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Flight Operations on an Aircraft Carrier

Posted March 03, 2013 12:01 AM by joeymac

When on deployment on an aircraft carrier, you are flying missions almost every day when at sea. Depending on the requirements, missions are usually flown during the day. First thing that happens is the flight officer will tell the squadrons how many missions will be flown on that day. The reason for the mission, what type of mission and how many missions to be flown is determined by the higher-ranking officers, which is normally classified so us lower ranking guys were usually kept in the dark on those kind of things.

After the flight schedule is handed out to the squadrons, the squadrons determine how many aircraft are going to be needed and ready to fulfill the missions. Before the first mission commences, the squadrons have all the aircraft needed for at least the first 3 missions, if not more, up on the flight deck and not in the hangar bay.

When it's time to start flying missions, first one or two of the H-60 helicopters take off. This is to have rescue divers in the air to rescue the pilots just in case an aircraft crashes while in the air or after takeoff from the carrier. Then once the helicopter is in the air, the E-2 Hawkeye is launched. This is a radar plane that keeps a radar umbrella over an area to see where possible enemy aircraft or missiles might be at any given time. This aircraft is used as an early warning radar system to the ship and to the other aircraft in the air. The S-3 Vikings were then launched. These aircraft were used as an anti-submarine and aerial refueling aircraft. The fighter and attack jets were the next ones to get launched. These included the F-18 Hornet and the F-14 Tomcats. On a side note the F-14 Tomcats have now been replaced by the F-18 Super Hornets. Finally, the EA-6B Prowlers were launched. These jets hold large amounts of bombs and armaments. These jets can drop multiple 500 pound bombs on targets.

When all the jets from the first wave are launched, there is a 15 to 20 minute wait before the next wave of aircraft are launched. During the lull fueling operations are usually going on to make sure all the jets are topped off, or if any problems arise with the jets they are being trouble-shot to make sure they can fly the mission. After the third wave is launched the first wave of aircraft are coming back. Usually the fighters are the first ones to land because they use up their fuel the fastest, the Prowlers are next, and then the Vikings. The Hawkeyes were the last planes to land because their constant radar was always needed. The helicopters were the last land. After the aircraft landed, they either were re-fueled to take off again or were replaced with another aircraft in the launch cycle. This was how flight operations lasted all day, anywhere from 8 to 12 hours.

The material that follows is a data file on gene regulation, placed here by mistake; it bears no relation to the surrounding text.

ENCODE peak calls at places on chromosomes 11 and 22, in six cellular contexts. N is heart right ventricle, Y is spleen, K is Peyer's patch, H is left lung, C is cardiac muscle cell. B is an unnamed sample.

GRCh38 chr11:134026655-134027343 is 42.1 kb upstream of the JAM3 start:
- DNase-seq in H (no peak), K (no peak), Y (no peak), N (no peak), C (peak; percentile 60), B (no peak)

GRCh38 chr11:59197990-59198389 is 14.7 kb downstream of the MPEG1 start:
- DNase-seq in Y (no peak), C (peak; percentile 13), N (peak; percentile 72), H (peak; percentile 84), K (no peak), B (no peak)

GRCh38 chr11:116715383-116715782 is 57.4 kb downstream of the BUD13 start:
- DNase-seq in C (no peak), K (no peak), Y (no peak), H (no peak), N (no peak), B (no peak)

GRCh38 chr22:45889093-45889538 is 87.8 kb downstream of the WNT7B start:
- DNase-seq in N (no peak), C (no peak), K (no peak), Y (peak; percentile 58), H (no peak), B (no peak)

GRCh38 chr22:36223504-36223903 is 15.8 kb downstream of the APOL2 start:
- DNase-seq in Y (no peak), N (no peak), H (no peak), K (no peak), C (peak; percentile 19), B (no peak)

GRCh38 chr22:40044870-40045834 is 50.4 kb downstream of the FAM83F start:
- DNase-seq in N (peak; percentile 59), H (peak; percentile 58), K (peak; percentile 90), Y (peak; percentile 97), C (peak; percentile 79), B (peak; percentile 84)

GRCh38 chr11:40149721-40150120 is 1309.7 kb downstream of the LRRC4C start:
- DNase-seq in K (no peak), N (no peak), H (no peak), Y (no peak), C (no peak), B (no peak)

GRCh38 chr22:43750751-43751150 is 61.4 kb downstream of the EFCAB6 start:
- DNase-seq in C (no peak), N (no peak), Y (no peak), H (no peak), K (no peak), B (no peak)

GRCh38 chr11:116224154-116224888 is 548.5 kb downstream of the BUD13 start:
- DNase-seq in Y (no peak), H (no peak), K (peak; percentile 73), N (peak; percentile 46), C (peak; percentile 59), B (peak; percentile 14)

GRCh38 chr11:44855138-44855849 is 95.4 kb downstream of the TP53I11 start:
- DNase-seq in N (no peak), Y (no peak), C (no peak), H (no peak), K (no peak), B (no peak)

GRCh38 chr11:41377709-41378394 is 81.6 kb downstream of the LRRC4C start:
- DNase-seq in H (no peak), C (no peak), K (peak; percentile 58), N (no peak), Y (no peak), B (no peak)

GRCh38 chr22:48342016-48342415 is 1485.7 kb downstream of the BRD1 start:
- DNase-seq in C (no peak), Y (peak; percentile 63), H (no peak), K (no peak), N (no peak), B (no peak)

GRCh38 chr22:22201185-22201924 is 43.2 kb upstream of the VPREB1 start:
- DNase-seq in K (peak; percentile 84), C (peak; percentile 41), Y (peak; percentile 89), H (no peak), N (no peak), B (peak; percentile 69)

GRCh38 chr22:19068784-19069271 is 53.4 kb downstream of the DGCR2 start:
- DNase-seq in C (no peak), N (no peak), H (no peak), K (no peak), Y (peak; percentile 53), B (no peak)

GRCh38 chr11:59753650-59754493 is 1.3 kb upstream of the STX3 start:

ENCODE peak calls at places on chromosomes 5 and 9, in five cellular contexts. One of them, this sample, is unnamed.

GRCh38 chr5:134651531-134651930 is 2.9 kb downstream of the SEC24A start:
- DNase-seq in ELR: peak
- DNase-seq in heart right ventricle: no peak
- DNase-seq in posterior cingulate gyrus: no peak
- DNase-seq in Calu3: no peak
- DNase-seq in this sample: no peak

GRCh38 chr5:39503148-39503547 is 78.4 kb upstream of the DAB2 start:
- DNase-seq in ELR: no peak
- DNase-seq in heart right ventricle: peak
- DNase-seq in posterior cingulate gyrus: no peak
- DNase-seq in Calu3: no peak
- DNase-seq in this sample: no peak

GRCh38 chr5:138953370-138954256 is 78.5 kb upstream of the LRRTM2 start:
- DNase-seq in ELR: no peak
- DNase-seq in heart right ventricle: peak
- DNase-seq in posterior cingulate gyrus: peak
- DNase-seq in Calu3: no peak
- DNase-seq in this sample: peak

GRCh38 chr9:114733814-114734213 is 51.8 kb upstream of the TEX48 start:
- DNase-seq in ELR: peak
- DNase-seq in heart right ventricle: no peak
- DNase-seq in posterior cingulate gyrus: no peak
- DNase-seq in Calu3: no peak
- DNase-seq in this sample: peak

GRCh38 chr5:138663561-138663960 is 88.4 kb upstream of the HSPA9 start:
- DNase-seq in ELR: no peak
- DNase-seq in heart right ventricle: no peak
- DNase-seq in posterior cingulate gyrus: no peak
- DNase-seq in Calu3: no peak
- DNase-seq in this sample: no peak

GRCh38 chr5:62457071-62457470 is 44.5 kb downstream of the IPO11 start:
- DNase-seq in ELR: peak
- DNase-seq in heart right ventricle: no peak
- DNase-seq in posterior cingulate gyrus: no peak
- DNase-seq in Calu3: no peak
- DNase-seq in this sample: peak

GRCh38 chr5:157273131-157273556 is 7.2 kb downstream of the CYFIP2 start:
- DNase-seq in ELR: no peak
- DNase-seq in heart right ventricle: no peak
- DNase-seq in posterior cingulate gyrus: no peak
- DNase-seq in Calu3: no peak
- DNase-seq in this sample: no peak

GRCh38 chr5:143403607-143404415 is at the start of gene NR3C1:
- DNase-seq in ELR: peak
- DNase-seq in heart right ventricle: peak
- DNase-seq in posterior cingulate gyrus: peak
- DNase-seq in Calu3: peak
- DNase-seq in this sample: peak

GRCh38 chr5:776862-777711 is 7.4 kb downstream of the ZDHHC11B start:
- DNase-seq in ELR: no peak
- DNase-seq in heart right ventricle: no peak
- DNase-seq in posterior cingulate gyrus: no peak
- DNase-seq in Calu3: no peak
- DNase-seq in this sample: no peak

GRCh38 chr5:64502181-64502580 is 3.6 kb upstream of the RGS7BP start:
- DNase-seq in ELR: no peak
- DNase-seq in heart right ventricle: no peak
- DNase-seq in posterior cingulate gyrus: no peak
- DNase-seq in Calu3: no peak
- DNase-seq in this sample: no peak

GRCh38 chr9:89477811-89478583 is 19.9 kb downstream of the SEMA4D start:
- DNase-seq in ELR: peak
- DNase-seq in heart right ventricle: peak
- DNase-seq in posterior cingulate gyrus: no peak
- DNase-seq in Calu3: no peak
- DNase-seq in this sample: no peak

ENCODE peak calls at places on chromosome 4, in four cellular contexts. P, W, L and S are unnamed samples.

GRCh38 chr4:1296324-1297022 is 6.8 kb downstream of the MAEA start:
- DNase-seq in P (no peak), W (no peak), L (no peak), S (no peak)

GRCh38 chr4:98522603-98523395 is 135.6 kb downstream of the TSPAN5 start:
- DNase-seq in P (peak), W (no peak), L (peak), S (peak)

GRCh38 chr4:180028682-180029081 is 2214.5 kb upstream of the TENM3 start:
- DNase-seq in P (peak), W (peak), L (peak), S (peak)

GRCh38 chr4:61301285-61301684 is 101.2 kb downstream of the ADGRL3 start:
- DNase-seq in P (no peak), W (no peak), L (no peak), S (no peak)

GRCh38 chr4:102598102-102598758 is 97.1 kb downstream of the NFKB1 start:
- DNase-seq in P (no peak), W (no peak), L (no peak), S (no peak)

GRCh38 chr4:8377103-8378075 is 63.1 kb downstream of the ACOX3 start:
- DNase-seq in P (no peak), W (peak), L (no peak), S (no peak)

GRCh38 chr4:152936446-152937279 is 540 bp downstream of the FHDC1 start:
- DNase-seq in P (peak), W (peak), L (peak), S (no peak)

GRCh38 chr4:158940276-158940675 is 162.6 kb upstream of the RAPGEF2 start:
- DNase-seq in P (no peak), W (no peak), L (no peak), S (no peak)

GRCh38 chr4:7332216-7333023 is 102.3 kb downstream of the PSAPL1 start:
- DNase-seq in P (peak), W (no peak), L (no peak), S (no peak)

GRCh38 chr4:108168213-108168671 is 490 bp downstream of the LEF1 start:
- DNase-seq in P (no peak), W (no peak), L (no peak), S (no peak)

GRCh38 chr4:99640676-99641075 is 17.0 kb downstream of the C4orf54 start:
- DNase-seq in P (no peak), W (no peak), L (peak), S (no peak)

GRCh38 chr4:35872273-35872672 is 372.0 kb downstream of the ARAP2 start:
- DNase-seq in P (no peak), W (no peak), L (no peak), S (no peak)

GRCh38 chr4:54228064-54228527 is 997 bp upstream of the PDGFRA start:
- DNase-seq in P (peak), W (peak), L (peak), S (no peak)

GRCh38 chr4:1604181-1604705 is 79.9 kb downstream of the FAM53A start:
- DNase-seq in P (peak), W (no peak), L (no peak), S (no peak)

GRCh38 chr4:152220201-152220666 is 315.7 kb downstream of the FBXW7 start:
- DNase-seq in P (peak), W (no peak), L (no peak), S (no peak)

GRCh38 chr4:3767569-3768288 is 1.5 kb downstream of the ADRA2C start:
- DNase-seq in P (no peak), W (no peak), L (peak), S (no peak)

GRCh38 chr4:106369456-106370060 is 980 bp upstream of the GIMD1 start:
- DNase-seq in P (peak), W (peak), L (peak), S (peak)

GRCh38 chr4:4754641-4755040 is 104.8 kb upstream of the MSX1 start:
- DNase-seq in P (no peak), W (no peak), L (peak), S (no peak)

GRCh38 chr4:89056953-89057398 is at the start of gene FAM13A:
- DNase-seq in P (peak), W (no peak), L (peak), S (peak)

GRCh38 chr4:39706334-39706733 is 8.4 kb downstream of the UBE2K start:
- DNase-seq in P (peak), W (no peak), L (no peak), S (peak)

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Guru
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#1

Re: Flight Operations on an Aircraft Carrier

03/03/2013 9:26 AM

I'm curious what your job was during all this activity.

I recently read 'Intrepid Aviators' that chronicles the operations of the carrier Intrepid during the last year of WWII in the Pacific. Fascinating story, and one I'd highly recommend.

Here's a link to it at Amazon: Intrepid-Aviators

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#5
In reply to #1

Re: Flight Operations on an Aircraft Carrier

03/04/2013 7:26 AM

I worked in flight deck control. I worked on the radio for the air wing and was the contact man relaying messages from the squadrons to the handling officer (the officer that controls the flight deck) and I worked the boards indicating where all the aircraft on the carrier were.

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#2

Re: Flight Operations on an Aircraft Carrier

03/03/2013 3:46 PM

I thought the EA-6B Prowlers are electronics counter-measure planes, hence the prefix of E. These planes are variants of the now retired A-6 Intruder, a medium attack aircraft. I am certain that weapons could still be applied to a Prowler, the counter-measure role is such a vital support role that with the exception of Shrike and HARM anti-radar weapons I'm surprised they would carry any ordinance. The A-6 Intruder in contrast certainly packed a punch.

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#3

Re: Flight Operations on an Aircraft Carrier

03/03/2013 10:44 PM

You left out the important step of checking with the accountants (to see if there was any money left to pay for all this flying about).

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#4